|Town of Ajax Corporate Crest|
(Image courtesy of Town of Ajax)
The naming of the Canadian Town of Ajax in Ontario is unique being the only recorded instance of a town or city taking its name from a ship.
But why name a town after a ship, especially a Canadian town with that of a
How did this happen?
And why this particular ship?
On September 10, 1939 when Canada declared war on Germany, the present site of the Town of Ajax was then just peaceful rolling farmland nestled on the edge of Lake Ontario in Pickering County, some 16 miles (25 Kms) east of Toronto. In fact at that time it had only been 150 years since the first white settlers had arrived in this area to start their new life in what to them was unknown land.
And so it remained peaceful farmland until abruptly early in 1941 it became the site of Defence Industries Limited (in short - D.I.L.), Pickering Munitions Works. Thus began what was to rapidly become a vast munitions plant. By 1945 the Works had manufactured and filled 40 million shells and at peak production employed over 9,000 people, the majority of whom were female. It boasted of its own post office, water and sewage treatment plants; a school with a population of over 600 children, 30 miles of railroad and 30 miles of roads. The entire D.I.L. plant site included some 2,985 acres. People came from all over Canada to work there.
This enormous burgeoning war plant grew very quickly into a community which sorely needed an identity, a name. In mid summer of 1941 the D.I.L. management formed a committee to arrange a competition to choose a name. The name chosen came from the first significant British naval victory of World War 2 and of course, the D.I.L. Pickering plant was a critical supplier of shells to the British Royal Navy.
|Ajax Town Hall|
Although the reverse has been common practice to name Royal Navy ships after towns and cities, this naming forged a link not only to the Royal Navy but to those officers and crews who served in the seventh Royal Naval vessel of that name, HMS Ajax, a cruiser built in 1934 and it’s successor, a frigate built in 1962, through which a tradition has now been established. The Town takes a particular interest in maintaining very strong links with the HMS Ajax and River Plate Veterans Association with regular mutual visits particularly as anniversaries occur. Since 1962 each incoming Mayor has automatically extended an invitation to the British Admiralty for their ships to visit the town, of special relevance is if an HMS Ajax is in commission (Note 2). The frigate paid a visit in August 1976 and was honoured by being given the Freedom of the Town (Note 3). Upon the frigate being decommissioned and scrapped her anchor and ship's bell were donated to the Town and are now proudly installed there (Note 4). Similarly special commemorations are to take place in the Town in June, 2014 to celebrate the 75th anniversary of the Battle in which members of the HMS Ajax and River Plate Veterans Association will participate.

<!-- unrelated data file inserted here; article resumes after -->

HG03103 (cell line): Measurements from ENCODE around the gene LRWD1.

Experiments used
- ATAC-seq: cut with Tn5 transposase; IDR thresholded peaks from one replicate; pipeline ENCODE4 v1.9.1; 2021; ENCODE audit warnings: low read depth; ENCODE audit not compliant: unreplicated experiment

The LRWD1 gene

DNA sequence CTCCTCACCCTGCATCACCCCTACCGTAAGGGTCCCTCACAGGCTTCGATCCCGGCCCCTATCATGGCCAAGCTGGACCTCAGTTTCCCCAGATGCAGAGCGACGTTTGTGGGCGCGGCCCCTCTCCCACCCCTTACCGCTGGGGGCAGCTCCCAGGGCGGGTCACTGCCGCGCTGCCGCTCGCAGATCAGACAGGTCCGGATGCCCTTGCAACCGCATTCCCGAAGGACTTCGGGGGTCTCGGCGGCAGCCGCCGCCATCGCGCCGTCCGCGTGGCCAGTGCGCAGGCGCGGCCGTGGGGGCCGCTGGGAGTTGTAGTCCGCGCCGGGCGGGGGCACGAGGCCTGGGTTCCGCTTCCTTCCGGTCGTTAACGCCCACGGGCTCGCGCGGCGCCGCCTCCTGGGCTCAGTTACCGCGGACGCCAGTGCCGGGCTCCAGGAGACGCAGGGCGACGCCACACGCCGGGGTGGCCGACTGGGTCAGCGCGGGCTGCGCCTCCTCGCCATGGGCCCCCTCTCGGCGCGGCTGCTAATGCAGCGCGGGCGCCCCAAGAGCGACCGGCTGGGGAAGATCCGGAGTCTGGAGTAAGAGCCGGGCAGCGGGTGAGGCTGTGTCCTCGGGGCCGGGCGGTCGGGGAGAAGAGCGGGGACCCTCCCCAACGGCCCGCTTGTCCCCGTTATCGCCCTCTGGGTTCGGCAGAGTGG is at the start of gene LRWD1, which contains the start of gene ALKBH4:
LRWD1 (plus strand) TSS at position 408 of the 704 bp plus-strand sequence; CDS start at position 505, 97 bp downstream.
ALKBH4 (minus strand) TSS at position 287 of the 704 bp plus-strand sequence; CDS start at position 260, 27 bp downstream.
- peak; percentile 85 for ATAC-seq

1945 saw the end of World War 2 but just the opposite for the Town of Ajax. As the young veterans returned home, accommodation was required for thousands of additional university students. Consequently, the University of Toronto leased much of the D.I.L. plant to house the flood of new engineering students. War machinery was moved out and the buildings were converted to classrooms and laboratories. The residences that had housed war workers changed to house university students. All the facilities of the University of Toronto were duplicated at Ajax. By 1949, by the last year of the University of Toronto, Ajax Division, some 7,000 engineering students had received their basic training here.
But what was to become of this fledgling Town named Ajax? Many people who worked or lived in Ajax during D.I.L. or university days wanted to remain here. Due largely to the vision of George W. Finley of Central Mortgage and Housing Corporation, Ajax became a planned modern community using the war time base for its post-war foundation. The swords were beaten into ploughshares. Post-war Ajax began its growth.
Industry and people came from everywhere attracted by the many assets of Ajax. Its schools, churches, hospital, steam generating plant, comprehensive town planning and particularly its pleasing environmental geography on the shore of Lake Ontario close to Toronto. A town setting its individual identity at a separate pace with its friendly, industrious and involved citizens.